The Not-so-Long Good Friday Run


stretchzonetxtI set out for my run this morning with intentions that proved to be greater than my ability to deliver. This was due to the recent downturn in my training because of feeling unwell. My cardiovascular and respiratory systems have had a bit of a holiday, so they were suffering from the first day back at work blues. Given their extrovert personalities, they had to shout about it, so my legs picked up on the mood and defaulted to trundle mode. My cognitive system also got in on the act – traitor that it is – and started sending me gloomy messages about not being in the right frame of mind to do a long run today, and wouldn’t I rather be at home relaxing? This wasn’t helped by the fact I was getting inaccurate feedback from my sports watch – it showed a pace of 13 min/mile when I felt I was doing a pace of around !0:30/11:00. I stopped on a little bridge over the river after about a mile and reset it.

This was also my first road run for a while and there are important differences between road running and dreadmill running. The surface of the dreadmill is of course a lot softer and more giving than the open road. It is also a lot easier to control the pace and incline – this helps to provide a baseline against which to measure progress. There is no wind factor to take into account, and the ambient temperature is also fairly constant. It is like running in a laboratory. I am a little rat running hard to stay in the same place, with the prospect of a protein shake or bar to reward me at the end. Oh, and no matter how many kilometers I run, the distance back to the changing room remains the same – I don’t have to run out for six miles then run back! But it is boring!  This is the case even when listening to music. I much prefer to be in the open air with all the variability and challenges it brings – feeling the air rush by (well, that’s debatable), looking at the lovely countryside around me, and impressing cyclists and dog walkers with a cheery wave (and then returning to a taciturn slump once they have passed!).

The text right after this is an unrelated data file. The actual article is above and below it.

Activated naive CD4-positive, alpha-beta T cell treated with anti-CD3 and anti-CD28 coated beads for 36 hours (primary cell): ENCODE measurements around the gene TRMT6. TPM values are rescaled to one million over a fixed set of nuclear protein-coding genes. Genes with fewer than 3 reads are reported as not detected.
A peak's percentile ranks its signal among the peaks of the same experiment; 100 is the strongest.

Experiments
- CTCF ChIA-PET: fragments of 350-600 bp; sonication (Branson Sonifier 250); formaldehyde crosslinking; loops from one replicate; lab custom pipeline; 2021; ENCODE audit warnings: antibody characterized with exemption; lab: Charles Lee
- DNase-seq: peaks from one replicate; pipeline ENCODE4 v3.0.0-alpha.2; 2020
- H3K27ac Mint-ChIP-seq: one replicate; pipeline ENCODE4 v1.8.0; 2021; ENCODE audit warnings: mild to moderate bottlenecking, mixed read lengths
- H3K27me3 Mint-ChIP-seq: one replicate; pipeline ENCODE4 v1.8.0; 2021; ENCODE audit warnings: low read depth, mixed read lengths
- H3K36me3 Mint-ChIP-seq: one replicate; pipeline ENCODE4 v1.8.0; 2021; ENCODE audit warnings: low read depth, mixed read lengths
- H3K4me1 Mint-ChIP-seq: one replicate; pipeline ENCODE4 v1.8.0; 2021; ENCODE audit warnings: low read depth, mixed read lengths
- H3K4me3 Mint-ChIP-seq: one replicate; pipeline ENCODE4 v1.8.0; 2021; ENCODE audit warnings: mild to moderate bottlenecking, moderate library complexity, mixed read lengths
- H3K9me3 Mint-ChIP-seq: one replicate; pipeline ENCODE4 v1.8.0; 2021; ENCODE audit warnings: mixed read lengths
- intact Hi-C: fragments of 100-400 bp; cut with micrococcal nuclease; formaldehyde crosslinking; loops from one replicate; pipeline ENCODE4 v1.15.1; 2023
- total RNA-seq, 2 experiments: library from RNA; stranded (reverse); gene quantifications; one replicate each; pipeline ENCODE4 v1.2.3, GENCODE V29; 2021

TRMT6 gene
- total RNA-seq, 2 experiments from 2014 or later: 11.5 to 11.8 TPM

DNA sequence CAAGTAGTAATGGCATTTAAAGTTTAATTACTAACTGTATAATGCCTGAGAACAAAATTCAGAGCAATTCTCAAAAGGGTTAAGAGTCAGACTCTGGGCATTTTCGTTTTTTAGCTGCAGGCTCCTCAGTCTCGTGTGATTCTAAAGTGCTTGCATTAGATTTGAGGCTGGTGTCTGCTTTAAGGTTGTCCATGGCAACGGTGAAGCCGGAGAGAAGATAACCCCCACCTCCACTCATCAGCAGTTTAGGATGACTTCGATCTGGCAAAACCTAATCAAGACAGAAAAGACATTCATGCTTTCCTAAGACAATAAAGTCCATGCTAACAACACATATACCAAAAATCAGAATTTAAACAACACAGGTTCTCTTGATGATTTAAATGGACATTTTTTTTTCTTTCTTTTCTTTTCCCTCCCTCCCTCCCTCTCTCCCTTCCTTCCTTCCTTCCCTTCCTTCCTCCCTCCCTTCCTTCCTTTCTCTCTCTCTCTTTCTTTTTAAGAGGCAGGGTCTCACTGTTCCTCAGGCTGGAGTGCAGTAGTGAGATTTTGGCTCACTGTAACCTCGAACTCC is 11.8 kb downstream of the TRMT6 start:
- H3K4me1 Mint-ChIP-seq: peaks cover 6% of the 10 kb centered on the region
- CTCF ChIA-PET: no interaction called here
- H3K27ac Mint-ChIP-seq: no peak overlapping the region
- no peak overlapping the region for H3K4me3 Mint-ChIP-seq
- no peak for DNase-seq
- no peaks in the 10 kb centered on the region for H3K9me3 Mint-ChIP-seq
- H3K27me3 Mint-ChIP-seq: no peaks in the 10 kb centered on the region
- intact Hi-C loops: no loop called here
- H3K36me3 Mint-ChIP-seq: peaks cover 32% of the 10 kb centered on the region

I completed a modest 6.5 miles in the end, at faster than my target marathon pace. I would like to be further ahead in my training (with 58 days to go!), but this is where I am. There is no need to panic at this stage, but I really have to start banking a lot more miles during the week. This should be possible now the days are lengthening. I will, of course, let you know…..

Oh, and a bit more sponsorship will do wonders to bring that insurgent cognitive system back in line….

Eight weeks until the Edinburgh Marathon on 27th May! And I have got my fundraising page up and running! I am trying to raise funds for Kettering Mind, a voluntary organisation that provides invaluable help to people affected by mental health problems.


6 thoughts on “The Not-so-Long Good Friday Run

  1. Keep going Derek!! I love your blogs and as I am at 2 weeks to go to Brighton its good to know we are not alone xx


    1. Thank you Jane! I remember you from last year! Hope your training is going well – at least Edinburgh is a bit further away in time and miles! Good luck in Brighton! 🙂


  2. I never realised running was such a technical business. I thought you just strapped on your trainers and headband and put one foot in front of the other. Shows how much I know.


    1. Oh, being an elite athlete is not sufficient – one has to be a maths genius too. The basic formula is
      e = (p x g)log w, where e=effort, p=pace, g=gradient, and w=wind speed (mph). This can be further refined by dividing by cosine Z, where z is the angle at which the wind hitting you (0 = head-on, 180 = directly behind). Believe me, running into a headwind of greater than 5mph can make a huge difference to the effort required, but ti also increases the benefit of that training session. But of course, you should not believe me when it comes to maths! 🙂


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